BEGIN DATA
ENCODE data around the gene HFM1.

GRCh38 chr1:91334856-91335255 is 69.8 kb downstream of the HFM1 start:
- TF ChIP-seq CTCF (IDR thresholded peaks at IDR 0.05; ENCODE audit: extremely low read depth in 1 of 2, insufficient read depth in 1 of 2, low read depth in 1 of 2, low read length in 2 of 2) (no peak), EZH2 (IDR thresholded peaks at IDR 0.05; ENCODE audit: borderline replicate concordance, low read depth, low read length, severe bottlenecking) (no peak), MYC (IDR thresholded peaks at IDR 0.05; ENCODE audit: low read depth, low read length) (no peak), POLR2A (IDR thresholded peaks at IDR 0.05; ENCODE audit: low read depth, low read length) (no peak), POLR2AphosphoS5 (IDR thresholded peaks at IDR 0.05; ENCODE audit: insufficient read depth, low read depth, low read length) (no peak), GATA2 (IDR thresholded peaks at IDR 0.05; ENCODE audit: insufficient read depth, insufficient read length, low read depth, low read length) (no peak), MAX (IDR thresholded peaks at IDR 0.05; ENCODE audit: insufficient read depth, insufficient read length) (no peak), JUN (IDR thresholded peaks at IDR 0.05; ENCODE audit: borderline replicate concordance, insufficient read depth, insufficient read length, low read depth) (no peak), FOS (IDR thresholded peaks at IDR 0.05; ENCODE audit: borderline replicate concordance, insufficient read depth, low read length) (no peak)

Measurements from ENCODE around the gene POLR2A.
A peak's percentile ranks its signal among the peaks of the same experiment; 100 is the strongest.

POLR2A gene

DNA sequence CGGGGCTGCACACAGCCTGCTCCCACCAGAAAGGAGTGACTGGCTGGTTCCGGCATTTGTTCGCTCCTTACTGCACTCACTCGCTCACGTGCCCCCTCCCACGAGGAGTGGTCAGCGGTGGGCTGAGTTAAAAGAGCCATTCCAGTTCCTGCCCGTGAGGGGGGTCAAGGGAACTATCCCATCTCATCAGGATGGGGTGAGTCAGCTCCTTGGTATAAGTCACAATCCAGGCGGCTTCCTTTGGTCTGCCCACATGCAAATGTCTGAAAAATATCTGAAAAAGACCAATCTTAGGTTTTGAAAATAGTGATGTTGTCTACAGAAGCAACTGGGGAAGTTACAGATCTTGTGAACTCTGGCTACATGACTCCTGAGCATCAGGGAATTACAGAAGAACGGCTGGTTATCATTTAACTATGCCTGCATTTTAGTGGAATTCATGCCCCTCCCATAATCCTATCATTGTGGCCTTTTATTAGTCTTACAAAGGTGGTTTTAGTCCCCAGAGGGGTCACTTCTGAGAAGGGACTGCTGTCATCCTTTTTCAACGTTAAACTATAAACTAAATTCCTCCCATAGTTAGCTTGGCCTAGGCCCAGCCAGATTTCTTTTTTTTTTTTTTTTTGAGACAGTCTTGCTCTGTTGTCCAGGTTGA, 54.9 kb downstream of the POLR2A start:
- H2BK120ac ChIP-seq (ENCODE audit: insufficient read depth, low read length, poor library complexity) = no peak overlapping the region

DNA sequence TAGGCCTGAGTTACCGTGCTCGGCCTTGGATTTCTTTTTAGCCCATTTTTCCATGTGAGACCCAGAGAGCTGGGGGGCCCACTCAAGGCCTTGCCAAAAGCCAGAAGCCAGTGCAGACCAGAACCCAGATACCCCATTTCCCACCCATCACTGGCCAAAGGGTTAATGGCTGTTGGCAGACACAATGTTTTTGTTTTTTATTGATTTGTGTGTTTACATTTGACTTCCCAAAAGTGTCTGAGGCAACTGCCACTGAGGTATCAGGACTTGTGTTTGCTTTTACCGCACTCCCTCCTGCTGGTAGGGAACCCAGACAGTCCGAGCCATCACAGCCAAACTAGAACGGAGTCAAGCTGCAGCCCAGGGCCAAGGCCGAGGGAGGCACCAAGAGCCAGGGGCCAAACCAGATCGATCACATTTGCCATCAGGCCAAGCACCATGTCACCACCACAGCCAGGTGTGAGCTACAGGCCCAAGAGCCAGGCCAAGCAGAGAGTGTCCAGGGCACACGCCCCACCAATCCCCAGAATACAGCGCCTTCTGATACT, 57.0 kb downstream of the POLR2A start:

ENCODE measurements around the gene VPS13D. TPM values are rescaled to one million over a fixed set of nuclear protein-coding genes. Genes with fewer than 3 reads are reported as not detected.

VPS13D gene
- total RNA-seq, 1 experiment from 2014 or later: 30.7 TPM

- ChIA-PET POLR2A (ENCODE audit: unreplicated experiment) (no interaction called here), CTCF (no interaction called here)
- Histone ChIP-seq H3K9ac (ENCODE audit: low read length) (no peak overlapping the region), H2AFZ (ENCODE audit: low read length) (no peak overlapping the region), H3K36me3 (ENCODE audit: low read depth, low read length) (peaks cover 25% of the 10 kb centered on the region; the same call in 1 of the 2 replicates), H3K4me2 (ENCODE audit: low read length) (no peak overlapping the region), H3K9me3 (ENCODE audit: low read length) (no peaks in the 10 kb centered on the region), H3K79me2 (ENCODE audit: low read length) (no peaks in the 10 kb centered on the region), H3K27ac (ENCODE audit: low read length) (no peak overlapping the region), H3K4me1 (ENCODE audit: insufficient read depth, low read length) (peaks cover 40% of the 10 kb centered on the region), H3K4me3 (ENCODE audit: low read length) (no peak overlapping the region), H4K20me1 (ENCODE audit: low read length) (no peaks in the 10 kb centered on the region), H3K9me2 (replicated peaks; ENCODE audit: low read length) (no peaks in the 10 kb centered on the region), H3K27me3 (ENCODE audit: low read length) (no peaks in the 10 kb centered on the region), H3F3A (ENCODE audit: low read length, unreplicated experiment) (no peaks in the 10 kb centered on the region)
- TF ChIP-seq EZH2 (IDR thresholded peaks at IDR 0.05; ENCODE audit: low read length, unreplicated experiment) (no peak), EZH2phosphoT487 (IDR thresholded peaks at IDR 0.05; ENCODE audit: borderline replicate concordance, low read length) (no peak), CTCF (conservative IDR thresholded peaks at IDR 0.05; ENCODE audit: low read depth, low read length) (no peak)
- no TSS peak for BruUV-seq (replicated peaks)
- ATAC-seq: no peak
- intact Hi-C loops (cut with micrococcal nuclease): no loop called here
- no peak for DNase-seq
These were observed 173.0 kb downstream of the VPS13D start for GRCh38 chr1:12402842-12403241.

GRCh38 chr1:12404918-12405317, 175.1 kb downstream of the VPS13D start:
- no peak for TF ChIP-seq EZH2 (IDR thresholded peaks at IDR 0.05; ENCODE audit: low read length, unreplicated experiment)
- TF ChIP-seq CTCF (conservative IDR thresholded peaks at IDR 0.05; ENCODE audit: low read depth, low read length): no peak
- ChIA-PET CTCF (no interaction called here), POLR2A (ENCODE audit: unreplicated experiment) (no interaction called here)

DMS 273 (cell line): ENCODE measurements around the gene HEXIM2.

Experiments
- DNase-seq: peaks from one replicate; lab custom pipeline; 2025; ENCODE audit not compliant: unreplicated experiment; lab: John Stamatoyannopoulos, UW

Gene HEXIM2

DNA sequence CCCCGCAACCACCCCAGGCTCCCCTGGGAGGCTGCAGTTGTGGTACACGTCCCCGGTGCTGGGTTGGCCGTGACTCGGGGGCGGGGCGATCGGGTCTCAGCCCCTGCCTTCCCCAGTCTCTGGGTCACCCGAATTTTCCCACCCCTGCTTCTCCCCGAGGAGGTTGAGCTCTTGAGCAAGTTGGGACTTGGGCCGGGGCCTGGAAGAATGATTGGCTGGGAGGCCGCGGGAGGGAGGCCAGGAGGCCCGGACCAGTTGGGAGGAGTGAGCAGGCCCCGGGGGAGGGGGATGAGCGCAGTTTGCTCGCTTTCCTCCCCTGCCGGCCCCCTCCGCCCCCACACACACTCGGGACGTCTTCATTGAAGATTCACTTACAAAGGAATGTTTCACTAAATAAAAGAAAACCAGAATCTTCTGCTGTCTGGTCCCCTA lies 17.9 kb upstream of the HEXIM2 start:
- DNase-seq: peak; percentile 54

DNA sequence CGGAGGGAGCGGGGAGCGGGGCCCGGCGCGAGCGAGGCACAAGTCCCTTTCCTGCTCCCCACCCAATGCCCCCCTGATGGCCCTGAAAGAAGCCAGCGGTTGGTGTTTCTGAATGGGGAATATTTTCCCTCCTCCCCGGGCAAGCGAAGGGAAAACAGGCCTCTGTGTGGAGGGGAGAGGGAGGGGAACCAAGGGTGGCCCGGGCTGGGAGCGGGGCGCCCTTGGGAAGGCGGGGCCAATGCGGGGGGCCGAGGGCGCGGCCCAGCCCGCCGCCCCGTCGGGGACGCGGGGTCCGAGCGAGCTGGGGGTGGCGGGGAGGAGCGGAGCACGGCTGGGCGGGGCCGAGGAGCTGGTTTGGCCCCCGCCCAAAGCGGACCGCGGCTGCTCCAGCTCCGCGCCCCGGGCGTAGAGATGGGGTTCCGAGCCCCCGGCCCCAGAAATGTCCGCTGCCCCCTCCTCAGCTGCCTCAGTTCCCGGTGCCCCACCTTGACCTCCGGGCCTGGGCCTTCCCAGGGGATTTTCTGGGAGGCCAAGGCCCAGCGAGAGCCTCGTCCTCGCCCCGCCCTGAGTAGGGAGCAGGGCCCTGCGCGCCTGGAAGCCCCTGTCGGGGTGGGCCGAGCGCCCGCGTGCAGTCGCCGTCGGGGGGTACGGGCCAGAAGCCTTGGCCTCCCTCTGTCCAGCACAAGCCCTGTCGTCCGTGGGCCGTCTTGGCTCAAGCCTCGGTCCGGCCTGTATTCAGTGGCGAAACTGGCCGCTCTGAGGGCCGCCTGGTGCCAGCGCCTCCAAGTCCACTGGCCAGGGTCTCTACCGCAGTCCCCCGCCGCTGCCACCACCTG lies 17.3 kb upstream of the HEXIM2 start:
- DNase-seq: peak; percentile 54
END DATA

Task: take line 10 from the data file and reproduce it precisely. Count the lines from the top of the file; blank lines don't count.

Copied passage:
ENCODE measurements around the gene VPS13D. TPM values are rescaled to one million over a fixed set of nuclear protein-coding genes. Genes with fewer than 3 reads are reported as not detected.